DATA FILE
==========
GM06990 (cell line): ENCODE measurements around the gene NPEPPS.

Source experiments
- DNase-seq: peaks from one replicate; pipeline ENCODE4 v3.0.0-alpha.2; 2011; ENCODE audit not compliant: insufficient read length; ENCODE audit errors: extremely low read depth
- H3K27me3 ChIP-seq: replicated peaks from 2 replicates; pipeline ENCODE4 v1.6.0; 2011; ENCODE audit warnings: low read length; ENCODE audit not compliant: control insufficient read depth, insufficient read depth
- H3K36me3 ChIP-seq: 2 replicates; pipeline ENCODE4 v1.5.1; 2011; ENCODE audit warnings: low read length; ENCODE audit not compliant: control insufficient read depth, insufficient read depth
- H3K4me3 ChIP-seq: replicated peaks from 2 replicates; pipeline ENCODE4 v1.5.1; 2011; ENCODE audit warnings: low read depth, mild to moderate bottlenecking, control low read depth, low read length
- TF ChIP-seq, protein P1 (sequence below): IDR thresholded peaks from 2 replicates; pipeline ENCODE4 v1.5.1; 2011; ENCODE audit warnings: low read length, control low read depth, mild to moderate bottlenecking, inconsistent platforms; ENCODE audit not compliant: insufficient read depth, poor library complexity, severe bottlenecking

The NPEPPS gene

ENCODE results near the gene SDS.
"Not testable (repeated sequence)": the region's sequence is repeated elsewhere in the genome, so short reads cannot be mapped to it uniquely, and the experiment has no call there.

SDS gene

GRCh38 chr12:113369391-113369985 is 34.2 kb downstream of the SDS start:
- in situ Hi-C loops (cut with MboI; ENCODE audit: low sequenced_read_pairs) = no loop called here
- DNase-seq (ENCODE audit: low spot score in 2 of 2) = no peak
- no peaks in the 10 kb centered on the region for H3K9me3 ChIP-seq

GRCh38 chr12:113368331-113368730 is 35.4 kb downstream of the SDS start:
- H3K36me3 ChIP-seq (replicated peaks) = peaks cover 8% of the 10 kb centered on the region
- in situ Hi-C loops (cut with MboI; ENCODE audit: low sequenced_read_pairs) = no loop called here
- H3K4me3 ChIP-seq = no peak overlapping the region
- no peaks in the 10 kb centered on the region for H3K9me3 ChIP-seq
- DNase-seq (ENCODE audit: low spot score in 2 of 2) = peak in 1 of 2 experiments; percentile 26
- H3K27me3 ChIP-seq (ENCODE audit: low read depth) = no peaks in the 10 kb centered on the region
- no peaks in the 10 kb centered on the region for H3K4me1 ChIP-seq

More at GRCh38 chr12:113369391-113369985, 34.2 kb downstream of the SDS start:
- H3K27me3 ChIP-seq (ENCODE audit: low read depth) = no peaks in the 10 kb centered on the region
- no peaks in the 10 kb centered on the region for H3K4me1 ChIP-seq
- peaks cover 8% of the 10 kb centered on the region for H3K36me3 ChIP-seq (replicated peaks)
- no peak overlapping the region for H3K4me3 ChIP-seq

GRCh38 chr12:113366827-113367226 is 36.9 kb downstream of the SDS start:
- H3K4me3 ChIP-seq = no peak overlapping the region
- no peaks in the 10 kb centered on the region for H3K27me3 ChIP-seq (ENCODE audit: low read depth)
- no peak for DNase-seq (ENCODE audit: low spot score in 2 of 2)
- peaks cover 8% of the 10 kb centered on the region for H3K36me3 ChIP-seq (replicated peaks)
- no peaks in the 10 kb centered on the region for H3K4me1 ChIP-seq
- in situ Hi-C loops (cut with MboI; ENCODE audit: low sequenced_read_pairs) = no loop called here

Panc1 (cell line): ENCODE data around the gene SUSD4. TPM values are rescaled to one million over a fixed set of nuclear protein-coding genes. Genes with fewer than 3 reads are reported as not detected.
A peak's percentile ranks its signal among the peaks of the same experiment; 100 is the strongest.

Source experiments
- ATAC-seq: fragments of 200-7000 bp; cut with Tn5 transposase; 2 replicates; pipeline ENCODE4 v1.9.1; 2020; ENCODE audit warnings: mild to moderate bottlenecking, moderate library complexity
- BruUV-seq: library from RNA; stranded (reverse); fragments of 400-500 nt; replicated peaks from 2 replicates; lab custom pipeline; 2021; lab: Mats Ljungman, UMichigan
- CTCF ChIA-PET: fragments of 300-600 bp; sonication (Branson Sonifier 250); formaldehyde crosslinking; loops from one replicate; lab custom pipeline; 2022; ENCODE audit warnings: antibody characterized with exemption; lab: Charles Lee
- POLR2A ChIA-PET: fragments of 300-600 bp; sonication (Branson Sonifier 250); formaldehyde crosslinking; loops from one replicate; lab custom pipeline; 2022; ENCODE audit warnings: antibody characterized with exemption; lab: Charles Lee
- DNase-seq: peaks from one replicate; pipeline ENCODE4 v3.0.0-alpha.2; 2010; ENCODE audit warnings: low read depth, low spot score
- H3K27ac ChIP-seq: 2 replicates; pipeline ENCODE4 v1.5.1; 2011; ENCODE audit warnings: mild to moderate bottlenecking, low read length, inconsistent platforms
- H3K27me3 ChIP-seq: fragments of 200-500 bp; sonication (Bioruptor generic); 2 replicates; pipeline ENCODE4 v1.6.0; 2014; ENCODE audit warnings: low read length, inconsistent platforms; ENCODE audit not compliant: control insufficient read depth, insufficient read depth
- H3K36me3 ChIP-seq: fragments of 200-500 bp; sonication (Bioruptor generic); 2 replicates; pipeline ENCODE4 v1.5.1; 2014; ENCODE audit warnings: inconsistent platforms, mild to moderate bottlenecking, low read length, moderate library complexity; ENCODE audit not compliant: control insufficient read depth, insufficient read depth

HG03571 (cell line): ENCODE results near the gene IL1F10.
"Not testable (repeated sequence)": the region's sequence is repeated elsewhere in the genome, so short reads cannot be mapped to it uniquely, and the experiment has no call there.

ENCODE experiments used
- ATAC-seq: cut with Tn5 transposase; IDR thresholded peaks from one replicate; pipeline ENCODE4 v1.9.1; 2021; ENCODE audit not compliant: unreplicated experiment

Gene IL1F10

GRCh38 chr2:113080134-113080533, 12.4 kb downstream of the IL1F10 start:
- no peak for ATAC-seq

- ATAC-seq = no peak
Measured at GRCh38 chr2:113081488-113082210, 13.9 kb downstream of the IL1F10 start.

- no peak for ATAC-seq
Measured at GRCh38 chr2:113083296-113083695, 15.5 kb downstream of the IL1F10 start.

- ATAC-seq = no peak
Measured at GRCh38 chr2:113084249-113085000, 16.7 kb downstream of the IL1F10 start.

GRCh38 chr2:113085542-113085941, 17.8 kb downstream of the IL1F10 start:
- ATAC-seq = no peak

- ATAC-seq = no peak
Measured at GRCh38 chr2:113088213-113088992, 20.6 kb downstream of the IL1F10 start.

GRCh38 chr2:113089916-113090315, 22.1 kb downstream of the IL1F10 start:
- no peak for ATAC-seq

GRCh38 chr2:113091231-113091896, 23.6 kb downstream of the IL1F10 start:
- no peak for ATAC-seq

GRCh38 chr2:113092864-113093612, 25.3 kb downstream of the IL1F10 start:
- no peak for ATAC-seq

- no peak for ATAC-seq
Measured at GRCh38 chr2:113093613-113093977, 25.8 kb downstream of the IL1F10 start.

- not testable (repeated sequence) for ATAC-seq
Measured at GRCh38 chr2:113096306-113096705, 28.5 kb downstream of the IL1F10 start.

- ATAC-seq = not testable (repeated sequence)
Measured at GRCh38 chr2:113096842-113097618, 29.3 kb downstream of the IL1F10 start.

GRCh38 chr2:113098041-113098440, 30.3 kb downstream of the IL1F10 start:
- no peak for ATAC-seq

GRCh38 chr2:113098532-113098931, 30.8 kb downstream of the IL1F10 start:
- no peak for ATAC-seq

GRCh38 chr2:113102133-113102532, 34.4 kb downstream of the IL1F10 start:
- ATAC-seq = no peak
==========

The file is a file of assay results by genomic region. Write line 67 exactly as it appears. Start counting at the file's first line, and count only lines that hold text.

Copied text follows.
- no peak for ATAC-seq